Larry Efird: A teacher is what I am
Have you ever gone through a time when you doubted whether or not you could go on being a teacher? It’s probably not a good idea to ask that in the middle of winter, or when semester grades are due. But the doubts do come, especially if you’re having a particularly challenging year, or if you read the latest news regarding education in our state or country. I’ve had days when I wanted to walk out of my room and never return, but deep down I knew teaching was in my blood, and I wouldn’t be happy doing anything else. New teachers need several years to settle into the reality of what teachers actually do, whereas the seasoned veterans wonder if their effectiveness (or nerves) can hold out until retirement!
When my oldest son was a senior in high school, he had to make a decision regarding whether or not he wanted to be on a swim team in college. He had won a state championship in high school, and the thought of continuing a sport he had grown to love for four more years was a major consideration. There was just one problem: he knew that college swimming would be much more demanding and that his commitment level would have to increase on a daily basis, year round. He also knew that to be successful, he would have to put swimming first, and studies second.
After a long period of agonizing over his decision, he announced to me that he had made up his mind. He said, “Dad, right now in my life, swimming is something I do for fun and because I like it a lot. But swimming in college will be more than something I do; it will be what I am.”
(Was this the same kid who had told me when he was in first grade that he liked school, but it seemed like a big waste of time?)
Surprised to hear the emerging sense of maturity in his thinking, I felt a great sense of relief. The funny thing is that the words of an 18-year-old helped me with some struggles I was having in my own life at the time.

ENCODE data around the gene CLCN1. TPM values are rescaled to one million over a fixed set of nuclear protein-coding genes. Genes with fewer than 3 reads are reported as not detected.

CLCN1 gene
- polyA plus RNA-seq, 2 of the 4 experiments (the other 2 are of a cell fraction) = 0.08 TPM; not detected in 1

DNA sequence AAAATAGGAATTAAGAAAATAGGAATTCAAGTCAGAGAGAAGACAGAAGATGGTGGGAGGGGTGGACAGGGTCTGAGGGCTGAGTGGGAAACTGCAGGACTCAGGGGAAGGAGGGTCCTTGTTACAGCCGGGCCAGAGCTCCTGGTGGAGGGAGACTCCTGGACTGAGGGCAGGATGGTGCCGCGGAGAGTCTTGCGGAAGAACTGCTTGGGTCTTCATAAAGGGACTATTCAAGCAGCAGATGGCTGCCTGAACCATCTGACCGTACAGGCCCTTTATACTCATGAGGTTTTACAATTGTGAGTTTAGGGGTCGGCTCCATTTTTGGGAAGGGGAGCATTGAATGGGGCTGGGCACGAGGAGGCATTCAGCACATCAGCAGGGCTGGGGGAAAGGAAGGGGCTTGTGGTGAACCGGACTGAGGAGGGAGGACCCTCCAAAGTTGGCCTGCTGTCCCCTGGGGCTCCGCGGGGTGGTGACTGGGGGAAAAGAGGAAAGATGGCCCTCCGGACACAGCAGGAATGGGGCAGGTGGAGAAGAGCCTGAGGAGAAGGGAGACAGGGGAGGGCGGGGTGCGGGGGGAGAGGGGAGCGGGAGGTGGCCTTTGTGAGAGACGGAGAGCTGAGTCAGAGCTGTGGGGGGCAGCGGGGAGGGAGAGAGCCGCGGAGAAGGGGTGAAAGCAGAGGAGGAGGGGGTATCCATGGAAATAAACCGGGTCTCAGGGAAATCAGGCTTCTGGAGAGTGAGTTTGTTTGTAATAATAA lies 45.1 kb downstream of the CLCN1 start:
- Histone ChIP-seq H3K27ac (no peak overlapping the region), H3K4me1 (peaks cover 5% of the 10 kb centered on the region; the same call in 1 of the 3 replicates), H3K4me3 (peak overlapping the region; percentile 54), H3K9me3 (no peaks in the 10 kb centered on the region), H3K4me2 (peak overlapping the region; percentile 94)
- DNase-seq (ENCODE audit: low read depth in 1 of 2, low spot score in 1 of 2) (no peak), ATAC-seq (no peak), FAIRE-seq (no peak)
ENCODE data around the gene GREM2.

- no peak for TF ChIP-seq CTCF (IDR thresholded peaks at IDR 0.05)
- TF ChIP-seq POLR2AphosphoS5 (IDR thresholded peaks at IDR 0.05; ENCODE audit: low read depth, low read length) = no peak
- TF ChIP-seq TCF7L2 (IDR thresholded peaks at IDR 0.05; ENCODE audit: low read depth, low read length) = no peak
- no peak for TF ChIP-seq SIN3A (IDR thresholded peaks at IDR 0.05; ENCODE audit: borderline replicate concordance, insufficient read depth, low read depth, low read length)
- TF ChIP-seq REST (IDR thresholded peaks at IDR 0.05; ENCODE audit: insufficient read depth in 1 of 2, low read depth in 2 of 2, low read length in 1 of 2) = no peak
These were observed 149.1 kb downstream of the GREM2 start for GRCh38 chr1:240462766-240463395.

I was experiencing some of those feelings teachers have when walking through the “Valley of the Shadow of School.” I knew I couldn’t afford to send three children to college during the next decade. We needed a new car. There were never ending doctor’s bills to pay. Almost every day I struggled to ignore my own personal problems so that I could focus on my students. I often wondered, “Is it really sensible for me to teach other people’s kids when I can’t adequately provide for my own? Is my job that important? Can’t someone else do this better than I can?”
While chaperoning a school trip to Boone, I had some free time to dig through the shelves of an antique bookshop on King Street. The treasure I found was well worth the $15 I sacrificed to pay. Hidden in the pages of an 1847 edition of The Highland Pastor, the following words were almost audible to me:
“But he is training a whole generation for this world and the world to come. He is impressing his own character … and …principles … upon those who will impress them on others… He is not living in vain, who does his duty in the sphere to which he is called. It may be an humble one; the world may know little or nothing of the man, or the place where he toils, but he is sowing seed for eternity, and it will bear its fruit.”
As I wiped away the goose bumps on my arms, I could also hear the words of my son, and I realized that being a teacher was not just something I did each day; it was who and what I was. I realized that I didn’t just teach for a living, but I lived to teach. It wasn’t my career; it was my calling. That was something from which I couldn’t walk away.
Larry Efird teaches at A.L. Brown High School in Kannapolis.